Nursery is locked in fierce row with neighbours who want no more than five children in playground

Nursery is locked in a fierce row with neighbours who want no more than five ‘shrieking‘ children in the playground at any one time

A nursery is locked in a row with neighbours who want no more than five ‘shrieking‘ children in the playground at one time. 

Winton House Day Nursery in Cheltenham, Gloucestershire, has been put under scrutiny from one neighbour and planners have decided the five child maximum policy.

Windows must also remain shut at all times to avoid disturbing the neighbourhood.      

But Winton‘s bosses say the rules are impractical and call for the number of children to be extended to 12 and permission to open nine windows in the six-room baby unit.  

However three neighbours have written to Cheltenham Borough Council saying noisy play ruins the enjoyment of their gardens.

One of the complainants wrote: ‘Unfortunately when we sit in the garden our pleasure is greatly diminished by the noise of shrieking children.‘

While they understood the ‘need for nurseries‘, they advised the business would be ‘better sited in an area of family homes‘. 

It is ‘unfair‘ that ‘we cannot enjoy peace and quiet in our own garden‘.

The building, which has a 300 square metre garden, was converted from a residential property into a nursery for 20 children from birth to five years old, in 2000.

But the nursery now accommodates 40 children and claims restricts are unfair on the children and staff.

In their application, they say: ‘The children who attend Winton Day Nursery are, by virtue of their age and sociability, not excessively loud.

‘Any potential noise source, ie babies crying, is not sustained, as it is the job of a nursery to retain a peaceful environment.‘

‘By virtue of their age‘ babies are given scheduled nap times during the opening hours, it reads.

However one objector pointed out the number of retired residents which live in the bungalows and spend a lot of time at home or in the gardens.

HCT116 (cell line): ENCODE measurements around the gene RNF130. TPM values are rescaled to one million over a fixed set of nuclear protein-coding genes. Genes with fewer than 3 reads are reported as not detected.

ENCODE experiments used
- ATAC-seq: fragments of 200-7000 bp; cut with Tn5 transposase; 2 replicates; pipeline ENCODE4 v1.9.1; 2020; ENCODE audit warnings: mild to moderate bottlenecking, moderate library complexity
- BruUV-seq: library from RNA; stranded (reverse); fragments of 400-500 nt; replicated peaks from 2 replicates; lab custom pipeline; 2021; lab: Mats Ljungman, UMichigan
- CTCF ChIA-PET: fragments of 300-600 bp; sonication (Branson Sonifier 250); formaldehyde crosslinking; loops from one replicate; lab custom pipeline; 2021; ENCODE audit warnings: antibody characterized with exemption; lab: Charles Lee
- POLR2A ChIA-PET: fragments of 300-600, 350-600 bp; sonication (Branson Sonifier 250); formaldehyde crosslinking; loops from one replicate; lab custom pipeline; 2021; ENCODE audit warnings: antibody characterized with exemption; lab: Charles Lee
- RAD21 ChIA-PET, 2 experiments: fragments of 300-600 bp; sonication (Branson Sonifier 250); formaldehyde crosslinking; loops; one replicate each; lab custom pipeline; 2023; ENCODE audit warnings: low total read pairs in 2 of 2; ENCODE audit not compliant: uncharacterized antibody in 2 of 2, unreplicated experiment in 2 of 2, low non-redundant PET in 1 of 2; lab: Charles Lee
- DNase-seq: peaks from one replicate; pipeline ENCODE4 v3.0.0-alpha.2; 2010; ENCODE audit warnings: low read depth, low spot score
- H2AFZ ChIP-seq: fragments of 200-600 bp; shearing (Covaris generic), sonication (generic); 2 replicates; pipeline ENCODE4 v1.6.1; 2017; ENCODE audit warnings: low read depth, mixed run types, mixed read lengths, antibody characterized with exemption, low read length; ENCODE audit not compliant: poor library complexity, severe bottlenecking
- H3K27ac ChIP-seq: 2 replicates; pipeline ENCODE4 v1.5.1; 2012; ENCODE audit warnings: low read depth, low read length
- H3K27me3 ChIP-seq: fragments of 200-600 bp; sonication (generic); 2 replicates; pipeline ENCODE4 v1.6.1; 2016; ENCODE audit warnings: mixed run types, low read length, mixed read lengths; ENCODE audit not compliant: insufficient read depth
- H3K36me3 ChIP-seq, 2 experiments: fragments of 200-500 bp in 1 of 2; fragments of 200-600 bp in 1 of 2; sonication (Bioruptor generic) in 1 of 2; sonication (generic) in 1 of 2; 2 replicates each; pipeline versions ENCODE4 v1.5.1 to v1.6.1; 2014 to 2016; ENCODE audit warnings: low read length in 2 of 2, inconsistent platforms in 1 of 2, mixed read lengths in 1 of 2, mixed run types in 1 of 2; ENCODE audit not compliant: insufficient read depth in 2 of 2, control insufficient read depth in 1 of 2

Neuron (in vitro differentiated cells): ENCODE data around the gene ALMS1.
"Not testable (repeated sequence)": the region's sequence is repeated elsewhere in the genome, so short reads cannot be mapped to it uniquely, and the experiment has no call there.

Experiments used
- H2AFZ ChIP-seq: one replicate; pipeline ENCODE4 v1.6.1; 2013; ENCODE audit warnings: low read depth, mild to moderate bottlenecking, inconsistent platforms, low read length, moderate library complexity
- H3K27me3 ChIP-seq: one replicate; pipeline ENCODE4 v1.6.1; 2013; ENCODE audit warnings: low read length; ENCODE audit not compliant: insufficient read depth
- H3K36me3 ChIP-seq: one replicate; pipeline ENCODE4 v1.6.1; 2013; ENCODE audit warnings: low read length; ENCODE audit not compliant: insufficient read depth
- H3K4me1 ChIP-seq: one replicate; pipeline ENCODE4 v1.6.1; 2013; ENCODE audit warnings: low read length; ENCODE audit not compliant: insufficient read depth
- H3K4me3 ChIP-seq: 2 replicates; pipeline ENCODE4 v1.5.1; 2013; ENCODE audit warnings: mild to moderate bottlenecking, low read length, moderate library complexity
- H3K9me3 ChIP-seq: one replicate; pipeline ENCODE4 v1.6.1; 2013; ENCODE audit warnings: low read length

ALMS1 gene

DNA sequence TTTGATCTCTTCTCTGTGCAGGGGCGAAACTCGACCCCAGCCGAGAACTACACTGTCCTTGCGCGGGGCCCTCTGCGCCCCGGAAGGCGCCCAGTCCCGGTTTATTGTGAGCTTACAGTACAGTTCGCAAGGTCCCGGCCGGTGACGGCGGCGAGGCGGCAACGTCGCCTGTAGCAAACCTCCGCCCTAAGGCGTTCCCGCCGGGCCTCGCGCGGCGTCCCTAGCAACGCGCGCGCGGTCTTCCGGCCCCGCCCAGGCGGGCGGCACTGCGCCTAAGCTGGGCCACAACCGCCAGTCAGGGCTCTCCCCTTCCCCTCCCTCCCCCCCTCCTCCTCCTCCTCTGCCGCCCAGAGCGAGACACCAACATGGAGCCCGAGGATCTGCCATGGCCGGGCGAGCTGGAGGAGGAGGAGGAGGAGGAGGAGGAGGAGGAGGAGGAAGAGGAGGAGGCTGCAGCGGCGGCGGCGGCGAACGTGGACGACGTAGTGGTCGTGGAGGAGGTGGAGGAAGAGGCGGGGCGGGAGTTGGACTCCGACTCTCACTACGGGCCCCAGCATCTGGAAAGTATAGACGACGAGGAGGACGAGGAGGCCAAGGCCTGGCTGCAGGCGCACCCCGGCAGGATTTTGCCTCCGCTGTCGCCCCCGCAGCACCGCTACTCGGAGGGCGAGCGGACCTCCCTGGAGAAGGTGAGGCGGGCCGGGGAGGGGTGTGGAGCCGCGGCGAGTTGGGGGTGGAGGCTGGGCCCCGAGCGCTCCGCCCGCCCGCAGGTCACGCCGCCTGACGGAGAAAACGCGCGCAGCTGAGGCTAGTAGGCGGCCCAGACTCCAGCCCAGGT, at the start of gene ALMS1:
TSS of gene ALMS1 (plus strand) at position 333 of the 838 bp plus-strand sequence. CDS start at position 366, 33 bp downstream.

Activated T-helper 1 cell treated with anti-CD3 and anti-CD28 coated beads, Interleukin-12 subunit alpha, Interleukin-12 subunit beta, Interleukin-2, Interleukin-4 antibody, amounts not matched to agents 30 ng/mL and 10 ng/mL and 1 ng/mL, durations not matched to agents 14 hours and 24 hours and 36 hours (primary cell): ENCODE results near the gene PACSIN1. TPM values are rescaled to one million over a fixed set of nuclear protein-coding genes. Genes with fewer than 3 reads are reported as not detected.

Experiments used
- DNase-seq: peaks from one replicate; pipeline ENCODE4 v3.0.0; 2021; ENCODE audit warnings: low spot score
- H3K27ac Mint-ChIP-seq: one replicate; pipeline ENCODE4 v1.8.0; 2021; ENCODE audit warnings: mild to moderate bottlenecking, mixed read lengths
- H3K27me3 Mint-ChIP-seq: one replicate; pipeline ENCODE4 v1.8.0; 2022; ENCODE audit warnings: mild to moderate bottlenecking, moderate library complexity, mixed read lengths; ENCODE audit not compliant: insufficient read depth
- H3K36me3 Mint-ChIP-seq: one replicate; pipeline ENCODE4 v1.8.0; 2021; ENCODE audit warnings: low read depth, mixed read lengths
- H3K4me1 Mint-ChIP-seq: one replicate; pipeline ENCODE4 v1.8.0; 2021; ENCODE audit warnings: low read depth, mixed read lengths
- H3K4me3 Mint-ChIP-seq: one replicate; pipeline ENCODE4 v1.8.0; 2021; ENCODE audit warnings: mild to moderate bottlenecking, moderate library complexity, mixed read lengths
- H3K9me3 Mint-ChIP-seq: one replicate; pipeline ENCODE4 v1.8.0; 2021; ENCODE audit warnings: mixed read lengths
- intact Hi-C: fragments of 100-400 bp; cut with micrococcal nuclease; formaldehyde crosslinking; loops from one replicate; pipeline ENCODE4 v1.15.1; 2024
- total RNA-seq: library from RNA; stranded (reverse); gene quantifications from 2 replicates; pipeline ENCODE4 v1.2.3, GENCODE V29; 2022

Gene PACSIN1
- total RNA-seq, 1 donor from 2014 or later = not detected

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A person who has lived on the street for 19 years finds the thought of the number of children increasing and noise getting louder distressing.        

‘It must be that noise levels will increase substantially and we cannot see that it would possible or desirable to ask carers to quieten their children in any way.‘

The letter also included: ‘The words quoted from the application, put in simple lay terms, are saying that expansion equals more children, equals more noise, equals the need to reduce residential amenity to accommodate the increased noise.

‘The logic is one-sided and is unreasonable. The currently acceptable situation will deteriorate.

‘Clearly 12 children will make far more noise than five.‘

However a next-door neighbour of the nursery has written in support of the application.

They said: ‘The noise in the day from the garden is very light, there is a background sound of children playing which is nice and barely noticeable.

‘This never disturbs me working in the office and I can‘t recall a single time when I have been inconvenienced or annoyed by the noise.‘

People have shared their frustrations about the pain-staking row on Facebook.

Catherine Lygoe wrote: ‘I take issue with the comment regarding it not being a family friendly area – it is slap bang in the middle of a residential area. The garden is huge and quite secluded. I get so cross with selfish older people. A bit of noise is part of living in society. 

Meanwhile Abby Keohane-Jones said: ‘Most of the residents will have lived there for years, the nursery was converted from a residential property a few years ago on the understanding that they had to follow conditions imposed by the council. 

‘The nursery now want to lift those conditions – the residents are well within their rights to express concerns.‘  

A decision on the application is expected to be made next week. 

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